Letters

Letters 02-08-2016

Less Ageism, Please The January 4 issue of this publication proved to me that there are some sensible voices of reason in our community regarding all things “inter-generational.” I offer a word of thanks to Elizabeth Myers. I too have worked hard for what I’ve earned throughout my years in the various positions I’ve held. While I too cannot speak for each millennial, brash generalizations about a lack of work ethic don’t sit well with me...Joe Connolly, Traverse City

Now That’s an Escalation I just read the letter from Greg and his defense of the AR15. The letter started with great information but then out of nowhere his opinion went off the rails. “The government wants total gun control and then confiscation; then the elimination of all Constitutional rights.” Wait... what?! To quote the great Ron Burgundy, “Well, that escalated quickly!”

Healthy Eating and Exercise for Children Healthy foods and exercise are important for children of all ages. It is important for children because it empowers them to do their best at school and be able to do their homework and study...

Mascots and Harsh Native American Truths The letter from the Choctaw lady deserves an answer. I have had a gutful of the whining about the fate of the American Indian. The American Indians were the losers in an imperial expansion; as such, they have, overall, fared much better than a lot of such losers throughout history. Everything the lady complains about in the way of what was done by the nasty, evil Whites was being done by Indians to other Indians long before Europeans arrived...

Snyder Must Go I believe it’s time. It’s time for Governor Snyder to go. The FBI, U.S. Postal Inspection Service and the EPA Criminal Investigation Division are now investigating the Flint water crisis that poisoned thousands of people. Governor Snyder signed the legislation that established the Emergency Manager law. Since its inception it has proven to be a dismal failure...

Erosion of Public Trust Let’s look at how we’ve been experiencing global warming. Between 1979 and 2013, increases in temperature and wind speeds along with more rain-free days have combined to stretch fire seasons worldwide by 20 percent. In the U.S., the fire seasons are 78 days longer than in the 1970s...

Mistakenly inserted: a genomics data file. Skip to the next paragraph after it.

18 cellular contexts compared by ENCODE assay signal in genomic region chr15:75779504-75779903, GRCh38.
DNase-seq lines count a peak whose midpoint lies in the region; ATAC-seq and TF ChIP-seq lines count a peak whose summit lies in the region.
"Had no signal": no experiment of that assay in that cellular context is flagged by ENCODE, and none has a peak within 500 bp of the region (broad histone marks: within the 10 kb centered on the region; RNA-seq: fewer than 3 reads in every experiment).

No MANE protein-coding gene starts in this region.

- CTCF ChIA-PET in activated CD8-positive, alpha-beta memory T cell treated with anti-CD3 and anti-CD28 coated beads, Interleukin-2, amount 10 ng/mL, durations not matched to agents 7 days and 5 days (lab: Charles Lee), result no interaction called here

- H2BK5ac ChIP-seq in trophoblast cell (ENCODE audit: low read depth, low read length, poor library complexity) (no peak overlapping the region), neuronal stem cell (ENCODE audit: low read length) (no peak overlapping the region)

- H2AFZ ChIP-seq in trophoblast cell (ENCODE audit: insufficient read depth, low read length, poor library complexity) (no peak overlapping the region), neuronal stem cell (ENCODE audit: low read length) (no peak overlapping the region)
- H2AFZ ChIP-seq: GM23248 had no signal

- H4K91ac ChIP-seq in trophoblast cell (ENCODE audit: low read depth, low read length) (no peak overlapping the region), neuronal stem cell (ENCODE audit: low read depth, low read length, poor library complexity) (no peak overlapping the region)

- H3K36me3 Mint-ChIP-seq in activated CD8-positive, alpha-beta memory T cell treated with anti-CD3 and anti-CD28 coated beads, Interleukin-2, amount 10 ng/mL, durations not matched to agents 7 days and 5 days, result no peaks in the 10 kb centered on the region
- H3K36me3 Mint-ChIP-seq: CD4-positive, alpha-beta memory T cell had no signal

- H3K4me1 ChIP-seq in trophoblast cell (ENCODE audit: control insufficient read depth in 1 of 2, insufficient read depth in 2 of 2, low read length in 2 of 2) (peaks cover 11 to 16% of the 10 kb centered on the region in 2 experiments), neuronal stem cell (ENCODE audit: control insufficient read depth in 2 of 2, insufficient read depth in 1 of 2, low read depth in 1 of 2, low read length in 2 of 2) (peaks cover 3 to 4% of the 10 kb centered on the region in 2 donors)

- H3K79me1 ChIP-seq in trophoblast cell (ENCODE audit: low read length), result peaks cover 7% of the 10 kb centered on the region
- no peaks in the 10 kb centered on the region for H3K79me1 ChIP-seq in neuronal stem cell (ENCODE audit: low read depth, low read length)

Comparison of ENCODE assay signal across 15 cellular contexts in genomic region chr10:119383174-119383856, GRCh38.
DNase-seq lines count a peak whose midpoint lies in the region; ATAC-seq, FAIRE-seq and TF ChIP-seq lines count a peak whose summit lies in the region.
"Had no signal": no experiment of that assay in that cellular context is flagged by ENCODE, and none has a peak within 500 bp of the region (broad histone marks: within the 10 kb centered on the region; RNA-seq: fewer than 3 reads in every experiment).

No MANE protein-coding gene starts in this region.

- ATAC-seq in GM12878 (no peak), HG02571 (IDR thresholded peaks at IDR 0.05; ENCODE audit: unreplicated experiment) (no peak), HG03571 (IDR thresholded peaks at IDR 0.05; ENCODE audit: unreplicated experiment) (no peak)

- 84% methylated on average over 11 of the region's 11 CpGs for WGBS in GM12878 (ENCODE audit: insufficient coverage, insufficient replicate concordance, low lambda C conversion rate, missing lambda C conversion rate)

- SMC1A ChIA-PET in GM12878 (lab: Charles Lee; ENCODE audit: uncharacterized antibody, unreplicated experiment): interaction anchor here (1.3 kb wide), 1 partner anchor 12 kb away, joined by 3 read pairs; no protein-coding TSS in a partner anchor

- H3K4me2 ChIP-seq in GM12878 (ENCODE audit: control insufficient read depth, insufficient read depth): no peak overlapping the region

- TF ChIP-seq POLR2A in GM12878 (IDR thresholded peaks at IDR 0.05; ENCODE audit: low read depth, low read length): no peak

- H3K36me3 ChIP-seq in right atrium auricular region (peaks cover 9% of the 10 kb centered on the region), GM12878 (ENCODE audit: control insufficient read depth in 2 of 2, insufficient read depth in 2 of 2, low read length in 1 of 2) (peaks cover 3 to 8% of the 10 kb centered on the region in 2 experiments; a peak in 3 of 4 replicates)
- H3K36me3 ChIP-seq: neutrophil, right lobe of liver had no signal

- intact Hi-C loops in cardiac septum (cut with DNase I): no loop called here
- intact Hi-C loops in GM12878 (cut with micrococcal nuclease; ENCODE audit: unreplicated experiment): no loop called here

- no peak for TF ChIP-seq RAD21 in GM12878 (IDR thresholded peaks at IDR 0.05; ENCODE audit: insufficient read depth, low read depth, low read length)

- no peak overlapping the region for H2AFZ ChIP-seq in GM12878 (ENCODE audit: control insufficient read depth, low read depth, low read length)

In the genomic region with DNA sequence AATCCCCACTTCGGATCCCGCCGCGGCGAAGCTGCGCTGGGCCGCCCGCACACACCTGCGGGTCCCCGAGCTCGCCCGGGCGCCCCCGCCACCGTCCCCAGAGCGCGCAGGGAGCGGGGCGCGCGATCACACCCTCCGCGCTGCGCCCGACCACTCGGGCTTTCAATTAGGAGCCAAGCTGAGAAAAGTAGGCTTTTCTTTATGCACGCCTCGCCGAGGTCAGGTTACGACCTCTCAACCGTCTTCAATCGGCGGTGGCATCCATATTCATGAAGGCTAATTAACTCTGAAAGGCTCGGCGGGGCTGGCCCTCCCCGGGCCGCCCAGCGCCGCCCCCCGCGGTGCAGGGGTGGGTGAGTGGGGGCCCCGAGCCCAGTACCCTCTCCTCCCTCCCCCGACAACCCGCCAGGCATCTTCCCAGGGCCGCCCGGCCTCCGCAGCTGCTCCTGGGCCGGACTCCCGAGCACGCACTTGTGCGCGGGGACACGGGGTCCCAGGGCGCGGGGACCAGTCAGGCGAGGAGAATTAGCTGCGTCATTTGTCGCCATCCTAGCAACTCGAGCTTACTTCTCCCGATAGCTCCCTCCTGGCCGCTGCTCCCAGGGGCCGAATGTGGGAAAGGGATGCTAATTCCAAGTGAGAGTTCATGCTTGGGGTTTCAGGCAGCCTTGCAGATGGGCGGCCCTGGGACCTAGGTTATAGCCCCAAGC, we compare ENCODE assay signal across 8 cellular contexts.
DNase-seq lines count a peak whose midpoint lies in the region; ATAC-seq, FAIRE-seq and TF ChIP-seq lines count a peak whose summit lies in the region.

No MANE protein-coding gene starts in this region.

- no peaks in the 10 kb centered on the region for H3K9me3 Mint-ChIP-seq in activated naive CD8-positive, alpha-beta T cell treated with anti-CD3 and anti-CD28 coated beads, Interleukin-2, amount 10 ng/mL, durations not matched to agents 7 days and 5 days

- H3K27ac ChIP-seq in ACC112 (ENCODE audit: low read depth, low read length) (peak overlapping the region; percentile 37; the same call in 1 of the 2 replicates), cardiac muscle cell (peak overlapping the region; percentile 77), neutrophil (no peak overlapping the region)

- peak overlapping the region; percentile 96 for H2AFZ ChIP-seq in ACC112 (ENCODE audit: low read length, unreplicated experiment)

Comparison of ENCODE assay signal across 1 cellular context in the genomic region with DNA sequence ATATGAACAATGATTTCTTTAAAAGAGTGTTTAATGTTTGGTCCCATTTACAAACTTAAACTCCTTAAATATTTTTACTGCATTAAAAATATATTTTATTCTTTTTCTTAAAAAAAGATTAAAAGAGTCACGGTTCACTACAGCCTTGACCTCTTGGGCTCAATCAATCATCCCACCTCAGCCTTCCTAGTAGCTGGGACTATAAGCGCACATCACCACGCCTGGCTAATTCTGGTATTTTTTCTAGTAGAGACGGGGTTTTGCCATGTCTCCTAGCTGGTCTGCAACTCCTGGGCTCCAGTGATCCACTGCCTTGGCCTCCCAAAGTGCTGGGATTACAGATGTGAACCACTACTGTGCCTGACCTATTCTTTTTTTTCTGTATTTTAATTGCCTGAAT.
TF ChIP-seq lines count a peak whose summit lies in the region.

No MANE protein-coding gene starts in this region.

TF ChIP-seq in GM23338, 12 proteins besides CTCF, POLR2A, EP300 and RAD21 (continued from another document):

Home · Articles · News · Features · The New Face of Horror
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The New Face of Horror

Jane Louise Boursaw - February 2nd, 2006
Brutal killings, grisly beheadings, sadistic rapes... no, it’s not the 6 o’clock news, it’s what’s playing at the local cineplex. Or are they one and the same?
Gruesome horror movies are making a comeback, and teenagers are flocking to the theaters to see them, in spite of – or maybe because of – their R ratings. What’s the appeal? Could these movies be a reflection of the
cruel reality we see on CNN and Fox News every day?
Think about it. Over the past few years, the 24/7 news channels have brought us 9/11, the BTK Killer, Natalee Holloway, child kidnappings, brutal terrorists, suicide bombers, and gruesome beheadings in Iraq. And that’s just the tip of the terrifying iceberg. Perhaps filmmakers feel compelled to make movies that reflect what’s happening in the real world. But why do we feel compelled to see these ugly events again on the big screen?
Maybe because it helps us deal with the horrifying realities in the world and provides a cathartic way to process tragedy and human loss. And since the standard plot of most horror movies includes good prevailing over evil, maybe these movies give us hope that it will happen in real life, too.

CROSSING THE LINE?
But are filmmakers crossing the line? When “Chaos” was released in 2005, movie-goers left the theater filled with despair and futility. At the end of the film, the lone survivor was the evil one who’d murdered innocent characters in a variety of sadistic ways. As the screen goes dark, we hear his satanic laughter and realize there’s no rhyme or reason for his behavior. He isn’t playing out the forces of a heinous childhood as serial killer Aileen Wuornos did in 2003’s “Monster.” Nor is he seeking revenge, as the parents did in Ingmar Bergman’s “The Virgin Spring” (1960). He’s simply killing for the sake of killing.
Roger Ebert gave “Chaos” a zero-star rating, noting that the film was “an exercise in heartless cruelty that ends with careless brutality. The movie denies not only the value of life, but the possibility of hope.”